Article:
"No one is allowed to change that because we only direct what has been communicated by the politburo. "Any deviation from what we have said will be considered as indiscipline and action will be taken," Matemadanda said further. This comes as the process to choose members for the ruling party's DCCs has been sullied by allegations of rampant vote-buying and the imposition of candidates in some provinces.

Recently, the Daily News reported that there was serious jostling for posts along factional lines, with this said to be most rife in Mashonaland East, Mashonaland Central and the Midlands.

This had seen Mnangagwa deploying senior party officials, including former Cabinet minister Christopher Mushohwe, to lead probes in the troubled provinces. The party's DCCs were disbanded in 2012 after they were deemed to be fanning factionalism during Mnangagwa and former vice president Joice Mujuru's battles to succeed Mugabe.

Then, Mnangagwa's group had gained control of most regions, including Mujuru's Mashonaland Central province - putting him in a strong position ahead of the party's 2014 congress.

Earlier this week, liberation stalwart and former Cabinet minister Tshinga Dube highlighted the growing factionalism in Zanu PF when he warned that it would be futile for South African President Cyril Ramaphosa and his African National Congress (ANC) to hope to end Zimbabwe's long-standing political and economic crises without support from the party's brawling factions.

"It all starts with the leaders in Zanu PF agreeing that we need dialogue and that South Africa has a critical role to play.

"They need to find common ground on that to make the ANC's work easier. We can blame this group or that group, but I don't want to do that because what is important, for the sake of progress, is that they must find each other.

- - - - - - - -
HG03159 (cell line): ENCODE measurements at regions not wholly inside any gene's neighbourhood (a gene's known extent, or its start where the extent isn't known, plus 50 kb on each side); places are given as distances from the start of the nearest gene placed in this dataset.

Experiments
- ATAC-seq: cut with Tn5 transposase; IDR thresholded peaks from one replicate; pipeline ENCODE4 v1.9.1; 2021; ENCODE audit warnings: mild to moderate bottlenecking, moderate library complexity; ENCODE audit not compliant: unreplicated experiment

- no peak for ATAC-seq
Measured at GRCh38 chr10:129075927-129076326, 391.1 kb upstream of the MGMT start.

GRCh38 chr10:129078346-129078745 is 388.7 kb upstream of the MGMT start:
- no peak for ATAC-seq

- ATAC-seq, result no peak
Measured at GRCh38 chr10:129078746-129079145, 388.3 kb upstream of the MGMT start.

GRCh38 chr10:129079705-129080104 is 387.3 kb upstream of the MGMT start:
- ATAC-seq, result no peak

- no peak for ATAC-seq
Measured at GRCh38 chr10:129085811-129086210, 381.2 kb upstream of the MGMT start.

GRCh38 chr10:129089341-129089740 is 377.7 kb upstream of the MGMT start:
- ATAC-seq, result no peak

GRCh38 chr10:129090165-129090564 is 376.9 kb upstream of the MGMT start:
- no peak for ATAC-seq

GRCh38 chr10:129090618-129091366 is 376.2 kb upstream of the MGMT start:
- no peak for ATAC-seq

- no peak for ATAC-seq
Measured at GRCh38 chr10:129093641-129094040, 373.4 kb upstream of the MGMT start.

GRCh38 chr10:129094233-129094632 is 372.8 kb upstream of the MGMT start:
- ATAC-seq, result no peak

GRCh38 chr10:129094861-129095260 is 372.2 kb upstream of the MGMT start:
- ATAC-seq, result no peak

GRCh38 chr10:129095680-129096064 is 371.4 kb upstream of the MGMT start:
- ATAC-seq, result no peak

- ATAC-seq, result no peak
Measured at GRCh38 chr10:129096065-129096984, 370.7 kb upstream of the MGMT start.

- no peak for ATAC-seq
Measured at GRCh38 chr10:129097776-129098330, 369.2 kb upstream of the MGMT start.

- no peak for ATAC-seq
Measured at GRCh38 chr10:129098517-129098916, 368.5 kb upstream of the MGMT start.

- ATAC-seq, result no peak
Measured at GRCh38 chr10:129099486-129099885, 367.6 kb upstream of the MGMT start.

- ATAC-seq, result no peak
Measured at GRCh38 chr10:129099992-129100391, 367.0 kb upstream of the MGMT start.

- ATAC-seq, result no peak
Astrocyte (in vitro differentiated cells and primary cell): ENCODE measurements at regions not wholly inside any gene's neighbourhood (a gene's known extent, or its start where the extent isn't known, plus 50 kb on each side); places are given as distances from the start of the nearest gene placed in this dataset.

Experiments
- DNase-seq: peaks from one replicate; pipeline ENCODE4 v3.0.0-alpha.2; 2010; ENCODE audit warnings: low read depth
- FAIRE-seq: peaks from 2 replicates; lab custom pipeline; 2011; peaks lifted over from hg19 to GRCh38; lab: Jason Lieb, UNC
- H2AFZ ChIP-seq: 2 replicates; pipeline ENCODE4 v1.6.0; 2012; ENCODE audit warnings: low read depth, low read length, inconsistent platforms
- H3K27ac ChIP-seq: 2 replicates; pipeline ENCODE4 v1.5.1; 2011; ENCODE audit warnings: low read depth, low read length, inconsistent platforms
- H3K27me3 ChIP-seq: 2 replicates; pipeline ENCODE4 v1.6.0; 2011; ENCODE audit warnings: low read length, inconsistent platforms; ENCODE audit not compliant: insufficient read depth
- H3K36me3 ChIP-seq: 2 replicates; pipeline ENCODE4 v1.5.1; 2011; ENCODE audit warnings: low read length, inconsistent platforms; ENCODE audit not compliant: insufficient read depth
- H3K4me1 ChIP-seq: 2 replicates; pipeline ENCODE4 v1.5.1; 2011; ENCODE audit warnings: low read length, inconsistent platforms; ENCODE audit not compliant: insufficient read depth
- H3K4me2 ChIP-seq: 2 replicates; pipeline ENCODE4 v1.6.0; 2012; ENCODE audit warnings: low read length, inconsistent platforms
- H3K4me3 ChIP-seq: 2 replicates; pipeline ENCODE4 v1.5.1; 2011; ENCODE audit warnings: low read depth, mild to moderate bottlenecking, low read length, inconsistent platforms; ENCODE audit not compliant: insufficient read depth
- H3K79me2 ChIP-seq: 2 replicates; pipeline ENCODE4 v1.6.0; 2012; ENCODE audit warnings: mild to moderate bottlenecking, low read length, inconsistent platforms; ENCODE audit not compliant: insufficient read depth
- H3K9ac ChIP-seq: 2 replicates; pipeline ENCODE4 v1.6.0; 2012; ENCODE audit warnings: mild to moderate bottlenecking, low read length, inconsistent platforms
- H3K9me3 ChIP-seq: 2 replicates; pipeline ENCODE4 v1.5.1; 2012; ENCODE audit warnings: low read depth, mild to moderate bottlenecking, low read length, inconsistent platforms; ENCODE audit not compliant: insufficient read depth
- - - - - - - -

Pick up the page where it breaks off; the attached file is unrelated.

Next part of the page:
"It is not difficult for the leaders to find each other because they have been working together for quite a long time," the fearless Dube told the Daily News's sister paper, the Daily News On Sunday.

"I don't think it is impossible for them (Zanu PF factions) to do that for the good of the country and our people.

"That is what leadership is all about. If they do not agree and continue like that, then it will be difficult for anyone who wants to help, including the ANC," he added.

The widening fissures in Zanu PF appear to have taken the same route of the last few years in power of Mugabe. Then, Mnangagwa was involved in a hammer and tongs war with the G4o faction - which had coalesced around Mugabe's erratic wife Grace.

The vicious brawling took a nasty turn when Mnangagwa was allegedly poisoned by his rivals during one of Mugabe's highly-divisive youth interface rallies in Gwanda in 2017.

The then VP's fate was eventually sealed on November 6, 2017 when Mugabe fired his long-time lieutenant a few days after his allies had booed the irascible Grace during a tense rally at White City Stadium in Bulawayo.

However, tables were dramatically turned on Mugabe when the military rolled in their tanks on November 15 of that year and deposed the long-ruling leader from power - which saw a number of alleged G4o kingpins fleeing into self-imposed exile soon afterwards. But despite Mnangagwa's ascendancy to power, some ambitious bigwigs in the former liberation movement continue to stand accused of plotting to unseat the new Zanu PF leader.


Source - dailynews